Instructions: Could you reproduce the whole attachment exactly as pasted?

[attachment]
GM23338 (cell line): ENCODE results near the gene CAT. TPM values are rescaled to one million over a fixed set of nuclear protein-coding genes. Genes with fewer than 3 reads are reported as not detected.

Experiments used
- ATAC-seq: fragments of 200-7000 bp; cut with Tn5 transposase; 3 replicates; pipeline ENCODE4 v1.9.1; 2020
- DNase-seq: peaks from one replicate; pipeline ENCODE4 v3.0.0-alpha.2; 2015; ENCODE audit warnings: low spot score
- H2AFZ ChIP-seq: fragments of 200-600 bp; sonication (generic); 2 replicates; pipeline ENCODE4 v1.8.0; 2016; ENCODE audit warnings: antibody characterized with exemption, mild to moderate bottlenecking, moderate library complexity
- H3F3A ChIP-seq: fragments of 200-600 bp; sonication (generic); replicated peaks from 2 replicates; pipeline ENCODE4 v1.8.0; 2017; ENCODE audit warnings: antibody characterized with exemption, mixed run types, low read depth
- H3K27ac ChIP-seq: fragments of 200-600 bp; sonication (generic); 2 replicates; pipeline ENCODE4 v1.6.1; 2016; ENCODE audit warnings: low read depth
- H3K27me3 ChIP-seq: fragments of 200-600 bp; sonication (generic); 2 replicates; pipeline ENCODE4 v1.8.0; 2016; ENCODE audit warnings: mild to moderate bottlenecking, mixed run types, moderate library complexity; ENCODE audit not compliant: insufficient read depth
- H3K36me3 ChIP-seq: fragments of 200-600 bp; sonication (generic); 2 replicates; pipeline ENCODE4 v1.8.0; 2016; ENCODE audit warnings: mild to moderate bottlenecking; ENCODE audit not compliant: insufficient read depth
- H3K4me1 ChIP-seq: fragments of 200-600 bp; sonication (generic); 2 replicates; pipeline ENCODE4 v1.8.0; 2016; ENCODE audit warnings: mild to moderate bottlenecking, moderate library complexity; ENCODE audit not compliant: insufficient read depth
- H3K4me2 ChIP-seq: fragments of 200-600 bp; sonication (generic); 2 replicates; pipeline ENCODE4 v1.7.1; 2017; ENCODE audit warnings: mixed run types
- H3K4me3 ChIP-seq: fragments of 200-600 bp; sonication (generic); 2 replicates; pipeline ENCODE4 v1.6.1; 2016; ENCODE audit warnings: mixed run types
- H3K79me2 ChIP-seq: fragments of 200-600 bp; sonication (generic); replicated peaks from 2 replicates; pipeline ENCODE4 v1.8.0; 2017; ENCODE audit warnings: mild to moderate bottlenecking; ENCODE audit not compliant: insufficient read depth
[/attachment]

GM23338 (cell line): ENCODE results near the gene CAT. TPM values are rescaled to one million over a fixed set of nuclear protein-coding genes. Genes with fewer than 3 reads are reported as not detected.

Experiments used
- ATAC-seq: fragments of 200-7000 bp; cut with Tn5 transposase; 3 replicates; pipeline ENCODE4 v1.9.1; 2020
- DNase-seq: peaks from one replicate; pipeline ENCODE4 v3.0.0-alpha.2; 2015; ENCODE audit warnings: low spot score
- H2AFZ ChIP-seq: fragments of 200-600 bp; sonication (generic); 2 replicates; pipeline ENCODE4 v1.8.0; 2016; ENCODE audit warnings: antibody characterized with exemption, mild to moderate bottlenecking, moderate library complexity
- H3F3A ChIP-seq: fragments of 200-600 bp; sonication (generic); replicated peaks from 2 replicates; pipeline ENCODE4 v1.8.0; 2017; ENCODE audit warnings: antibody characterized with exemption, mixed run types, low read depth
- H3K27ac ChIP-seq: fragments of 200-600 bp; sonication (generic); 2 replicates; pipeline ENCODE4 v1.6.1; 2016; ENCODE audit warnings: low read depth
- H3K27me3 ChIP-seq: fragments of 200-600 bp; sonication (generic); 2 replicates; pipeline ENCODE4 v1.8.0; 2016; ENCODE audit warnings: mild to moderate bottlenecking, mixed run types, moderate library complexity; ENCODE audit not compliant: insufficient read depth
- H3K36me3 ChIP-seq: fragments of 200-600 bp; sonication (generic); 2 replicates; pipeline ENCODE4 v1.8.0; 2016; ENCODE audit warnings: mild to moderate bottlenecking; ENCODE audit not compliant: insufficient read depth
- H3K4me1 ChIP-seq: fragments of 200-600 bp; sonication (generic); 2 replicates; pipeline ENCODE4 v1.8.0; 2016; ENCODE audit warnings: mild to moderate bottlenecking, moderate library complexity; ENCODE audit not compliant: insufficient read depth
- H3K4me2 ChIP-seq: fragments of 200-600 bp; sonication (generic); 2 replicates; pipeline ENCODE4 v1.7.1; 2017; ENCODE audit warnings: mixed run types
- H3K4me3 ChIP-seq: fragments of 200-600 bp; sonication (generic); 2 replicates; pipeline ENCODE4 v1.6.1; 2016; ENCODE audit warnings: mixed run types
- H3K79me2 ChIP-seq: fragments of 200-600 bp; sonication (generic); replicated peaks from 2 replicates; pipeline ENCODE4 v1.8.0; 2017; ENCODE audit warnings: mild to moderate bottlenecking; ENCODE audit not compliant: insufficient read depth